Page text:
You won’t find safety ratings yet from the Insurance Institute for Highway Safety (IIHS) nor from the National Highway Traffic Safety Administration (NHTSA). We expect some sort of crash testing to be conducted in the near future and likely on the hybrid model.
That said, we’re confident the Ioniq delivers on all the important crashworthiness categories given that the very similar 2017 Elantra pulled down a Top Safety Pick+ rating, the Institute’s highest score.
Tech and Hyundai go hand in hand. Yes, the same can be said about other manufacturers, but when it comes to Hyundai products, they seem to always go a step further. The 2017 Ioniq reflects that care.
Standard equipment includes an audio package with HD Radio, satellite radio, Bluetooth connectivity, USB and auxiliary input jacks, and a 7-inch color display. You’ll also find Android Auto and Apple CarPlay smartphone compatibility.
Optional equipment brings in an 8-speaker Infinity audio system, an 8-inch color display with navigation, Blue Link telematics, and a wireless phone charging pad at the base of the center console.
On the Road: 2017 Hyundai Ioniq
Hyundai’s first try at a hybrid employs a familiar engine: the 1.6-liter four-cylinder powerplant found in such models as the Accent and Elantra. But there is a difference here as this version runs on the efficient Atkinson cycle and features a long stroke and optimized cooling.
You’ll also find a permanent magnet electric motor and a dual-clutch six-speed automatic transmission optimized for the engine and electric motor. Electric power is stored in a lithium-ion polymer battery.
By itself, the gas engine might be too weak for this model. Fortunately, when you need to floor it, the Ioniq responds in kind, pushing 139 total system horsepower. Also aiding and abetting in all this is the Ioniq’s relatively lightweight frame — nearly 3,000 pounds.
The 2017 Ioniq hybrids does what it needs to do — deliver top fuel economy. Steering is light to the touch, handling is surprisingly agile thanks to the multi-line rear suspension, and braking feels like it does in most any other hybrid — squishy at the outset before firmly bringing this hatchback to a stop. Should you tire of the default eco mode, you can switch to sport mode to maximize performance. Of course, in doing so fuel economy suffers.
Because you have gauges to guide you, it isn’t too hard to optimize your fuel economy. I averaged 50.6 mpg over one segment compared to the 54 mpg posted. Although I came up short, temperatures were above average for the week I had this model. Thus, unless you’re driving during optimum ambient conditions — somewhere around 72 degrees — you’re likely to come up short. Still, 50.6 mpg is amazing.
Parting Thoughts: 2017 Hyundai Ioniq
So, Hyundai has finally done it: they’ve given consumers a compelling alternative to the Toyota Prius. This model costs less than the Prius, offers better fuel economy, and it doesn’t have the controversial styling of the Toyota. It also offers a lifetime warranty on the battery pack — if you experience complete failure (not degradation), then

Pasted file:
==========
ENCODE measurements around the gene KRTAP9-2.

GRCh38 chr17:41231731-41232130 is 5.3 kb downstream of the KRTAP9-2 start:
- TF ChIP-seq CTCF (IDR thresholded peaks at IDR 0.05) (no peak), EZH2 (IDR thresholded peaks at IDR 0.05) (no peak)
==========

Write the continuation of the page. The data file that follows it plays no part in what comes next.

Although I’m not recommending the base model, the Blue’s $23,085 base price point puts a high-mileage hybrid in the price range of more consumers. Sure, you could opt for a similarly equipped Elantra and pay thousands less, but with the potential for fuel economy in the high 50s mpg, you’re looking at a compelling reason to go green.
Still, I typically recommend shoppers look one grade above the base model to get at least some of the amenities they want. For just $1,750 more than the Blue, the SEL adds heated front seats, leather touches, a more detailed instrument cluster, improved exterior trim, along with blind spot detection with rear-cross traffic alert and lane change assist.
Some buyers may want to hold off and wait for the PHEV Ioniq to appear as it’ll provide even better fuel economy. Importantly, most consumers should qualify for a federal tax credit, which should offset some of the premium cost of the plug-in model. A tax credit is available with the electric Ioniq too, but not with the standard hybrid.
2017 Hyundai Ioniq Limited
- Sticker price from $27,500 (plus $835 destination fee)
- Price as tested: $31,460
- Seats five
- Engine: 1.6-liter I4 gas, Atkinson cycle
- 104 horsepower @ 5,700 RPM
- 109 foot-pounds of torque @ 4,000 RPM
- Electric motor: 125 foot-pounds of torque
- 139 total system horsepower
- 6-speed dual-clutch automatic transmission/li>
- Wheelbase: 106.3 inches
- Length: 176 inches
- Width: 71.7 inches
- Height: 56.9 inches
- Passenger volume: 96.2 cubic feet
- Storage volume: 26.5 cubic feet
- Towing capacity: NR
- EPA: 55/54 (standard) 57/59 (Blue) mpg city/highway
- Regular gasoline
- Fuel tank: 11.9 gallons
- Curb weight: From 2,996 to 3,172 pounds
- IIHS safety rating: NR
- Limited vehicle warranty: 5 years/60,000 miles
- Powertrain warranty: 10 years/100,000 miles
- Corrosion warranty: 7 years/unlimited miles
- Electric battery warranty: Lifetime/unlimited miles
- Vehicle assembly: Ulsan, South Korea
See Also — Compact Delight: 2018 Hyundai Elantra GT